Blog Series: Nutrition and Mental Health – The Importance of Sharing a Family Meal
Article by Philippe Rey, Psy.D.
Executive Director of ACS
I would like to begin this series by quoting Marion Cunningham, an advocate of home cooking who just recently died in her 90’s:
“Too many families seldom sit down together; it’s gobble and go… eating food on the run, reheating it in relays in the microwave as one dashes off to a committee meeting, another to basketball practice. As a result we are losing an important value. Food is more than fodder. It is an act of giving and receiving because the experience at table is a communal sharing; talk begins to flow, feelings are expressed, and a sense of well-being takes over.”
In my tenure as Executive Director of ACS, most of you over the years have heard me emphasize the idea of sitting down and sharing a family meal together at the communal table. With our busy lives in Silicon Valley making us run around on our quest to be better and to work harder, we have sometimes lost the appreciation for the basics. One of the most basic things we have forgotten in our daily lives is the importance of sharing a meal as a family unit. My parents, both of whom were busy managing a hotel and two restaurants, made having dinner together as a family a requirement. I clearly remember hating to have to come home and sit for dinner with them every evening when I was a teen. I remember resenting it because it took time away from hanging out with my friends and, at times, from studying for exams.
Twenty plus years later, I now look back on those years fondly and give appreciate my parents for forcing me to dine with them. I can look back at those moments and realize how important they were because so much more was shared and experienced in those moments than food. Conversation, moral support, and the sharing of a common love for home cooked meals occurred on a regular basis. Of course, sometimes teen/adult arguments took place but resolutions were achieved and we would continue sharing our fears and disappointments as well as our dreams of the future. The dining table became the safe gathering point for the family to gather and grow and good food enables a family dinner to take place, which leads to a nourishing and calming experience for the whole family.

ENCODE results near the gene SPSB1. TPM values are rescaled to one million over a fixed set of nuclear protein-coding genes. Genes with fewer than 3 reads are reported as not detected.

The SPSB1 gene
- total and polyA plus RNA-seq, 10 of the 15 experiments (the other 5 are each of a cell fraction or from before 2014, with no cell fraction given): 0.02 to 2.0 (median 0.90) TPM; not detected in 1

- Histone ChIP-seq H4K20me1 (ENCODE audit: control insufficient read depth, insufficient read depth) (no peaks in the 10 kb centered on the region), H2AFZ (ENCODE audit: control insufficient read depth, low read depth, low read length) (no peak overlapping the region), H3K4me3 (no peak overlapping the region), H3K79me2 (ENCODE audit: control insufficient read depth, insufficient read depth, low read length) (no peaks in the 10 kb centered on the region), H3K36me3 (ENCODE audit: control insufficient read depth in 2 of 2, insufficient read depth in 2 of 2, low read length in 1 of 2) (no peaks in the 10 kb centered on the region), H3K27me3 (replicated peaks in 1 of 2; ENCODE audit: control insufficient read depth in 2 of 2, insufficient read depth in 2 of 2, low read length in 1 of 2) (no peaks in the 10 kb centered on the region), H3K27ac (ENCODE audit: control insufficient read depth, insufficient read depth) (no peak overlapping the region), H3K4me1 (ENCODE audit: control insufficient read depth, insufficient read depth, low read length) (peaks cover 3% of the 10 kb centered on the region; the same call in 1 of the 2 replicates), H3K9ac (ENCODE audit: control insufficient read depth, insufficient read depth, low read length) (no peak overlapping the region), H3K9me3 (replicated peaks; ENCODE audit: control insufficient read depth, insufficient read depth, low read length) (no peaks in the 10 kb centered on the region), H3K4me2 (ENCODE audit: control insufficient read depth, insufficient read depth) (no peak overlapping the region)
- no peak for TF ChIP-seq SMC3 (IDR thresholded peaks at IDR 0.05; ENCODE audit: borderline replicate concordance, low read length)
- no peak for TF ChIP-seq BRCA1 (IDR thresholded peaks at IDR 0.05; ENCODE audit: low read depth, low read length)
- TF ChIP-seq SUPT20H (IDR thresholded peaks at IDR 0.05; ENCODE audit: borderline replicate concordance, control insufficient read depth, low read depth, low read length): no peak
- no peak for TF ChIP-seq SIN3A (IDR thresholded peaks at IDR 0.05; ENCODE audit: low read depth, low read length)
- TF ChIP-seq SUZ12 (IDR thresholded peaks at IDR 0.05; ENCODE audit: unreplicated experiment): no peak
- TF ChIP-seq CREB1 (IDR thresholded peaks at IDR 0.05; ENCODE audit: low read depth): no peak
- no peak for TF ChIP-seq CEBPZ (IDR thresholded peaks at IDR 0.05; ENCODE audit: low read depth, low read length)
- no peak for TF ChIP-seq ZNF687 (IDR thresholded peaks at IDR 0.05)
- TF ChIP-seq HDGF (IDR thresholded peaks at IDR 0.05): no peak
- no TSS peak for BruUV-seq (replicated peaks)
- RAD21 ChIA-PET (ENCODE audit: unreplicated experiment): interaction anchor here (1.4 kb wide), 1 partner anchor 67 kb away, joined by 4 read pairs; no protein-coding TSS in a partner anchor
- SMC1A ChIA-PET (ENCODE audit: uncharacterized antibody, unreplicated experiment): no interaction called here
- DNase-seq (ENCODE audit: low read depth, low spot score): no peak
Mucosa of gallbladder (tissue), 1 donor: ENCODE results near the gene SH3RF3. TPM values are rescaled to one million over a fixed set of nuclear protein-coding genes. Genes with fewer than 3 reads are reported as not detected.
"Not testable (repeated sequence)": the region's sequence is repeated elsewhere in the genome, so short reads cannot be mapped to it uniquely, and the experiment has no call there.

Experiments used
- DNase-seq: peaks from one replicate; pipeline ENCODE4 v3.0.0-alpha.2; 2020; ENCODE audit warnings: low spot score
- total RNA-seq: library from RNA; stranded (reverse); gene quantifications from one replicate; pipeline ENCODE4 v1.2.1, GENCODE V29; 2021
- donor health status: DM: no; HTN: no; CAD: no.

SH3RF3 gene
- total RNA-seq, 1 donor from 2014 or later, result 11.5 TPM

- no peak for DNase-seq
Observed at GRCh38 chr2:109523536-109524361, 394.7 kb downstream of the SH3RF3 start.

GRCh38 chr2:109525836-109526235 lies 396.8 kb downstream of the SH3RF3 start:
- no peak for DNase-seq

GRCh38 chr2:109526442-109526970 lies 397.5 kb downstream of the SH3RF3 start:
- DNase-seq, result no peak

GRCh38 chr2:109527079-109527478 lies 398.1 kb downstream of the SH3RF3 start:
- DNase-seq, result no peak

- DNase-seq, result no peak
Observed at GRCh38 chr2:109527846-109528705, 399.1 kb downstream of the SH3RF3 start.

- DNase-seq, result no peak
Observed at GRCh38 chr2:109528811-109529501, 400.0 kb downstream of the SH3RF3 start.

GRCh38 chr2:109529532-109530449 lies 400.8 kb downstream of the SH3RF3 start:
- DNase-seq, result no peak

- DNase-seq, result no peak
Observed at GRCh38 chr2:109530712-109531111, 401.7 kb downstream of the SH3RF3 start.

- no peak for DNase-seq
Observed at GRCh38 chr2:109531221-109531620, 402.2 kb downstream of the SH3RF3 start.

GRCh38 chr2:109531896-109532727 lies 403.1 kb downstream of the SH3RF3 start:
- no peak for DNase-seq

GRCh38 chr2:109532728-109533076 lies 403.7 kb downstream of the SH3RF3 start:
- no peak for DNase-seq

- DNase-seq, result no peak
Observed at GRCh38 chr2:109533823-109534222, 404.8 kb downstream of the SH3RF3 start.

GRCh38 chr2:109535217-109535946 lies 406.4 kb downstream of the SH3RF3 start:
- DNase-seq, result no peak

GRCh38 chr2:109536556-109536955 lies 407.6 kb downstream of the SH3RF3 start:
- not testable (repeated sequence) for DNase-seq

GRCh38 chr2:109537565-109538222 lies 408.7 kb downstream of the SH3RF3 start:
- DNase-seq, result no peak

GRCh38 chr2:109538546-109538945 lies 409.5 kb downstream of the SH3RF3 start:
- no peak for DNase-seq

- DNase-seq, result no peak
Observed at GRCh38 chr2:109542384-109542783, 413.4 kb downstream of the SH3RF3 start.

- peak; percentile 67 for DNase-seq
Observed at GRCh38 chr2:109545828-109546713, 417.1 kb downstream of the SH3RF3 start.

Adolescents need so much more than we realize. Just because they look like us physically they are still children inside with emotional needs they look to you to meet like; acceptance, belonging and unconditional love. Nothing expresses that love more than the warm welcome of a home that smells like food. It doesn’t have to be extravagant or fancy, any meal shared together around a table offers your teens a respite from the frustrations, fears, pressures and disappointments of the rat-race they navigate each day on their way to adulthood.
Adolescent Counseling Services is proud to support the 2012 Bay Area Tasting Week. This event is an extension of the French festival La Semaine du Gout [The Week of Taste], which has been an annual event in France since 1989. Bay Area Tasting Week is a celebration of food, flavor, taste and gastronomy with the purpose of educating children and adults to appreciate the tastes and flavors of fresh, healthy, locally produced food. This year, Bay Area Tasting Week is happening October 15th to the 21st, in schools and restaurants throughout Palo Alto.
The event was initiated by a group of Palo Alto parents and businesses who believe that educating children about taste is the best way to get them to love food and fight obesity. The event has also sparked an initiative to work with school administrators on improving PAUSD school district’s hot lunch program and promote healthy eating habits. This is another partnership we at ACS are proud to have forged as we promote healthy lifestyles for all children and teens in our communities.
For more information about Bay Area Tasting Week 2012 go to the site http://www.tastingweek.com/welcome/ and mark your calendars to celebrate Bay Area Tasting Week in October.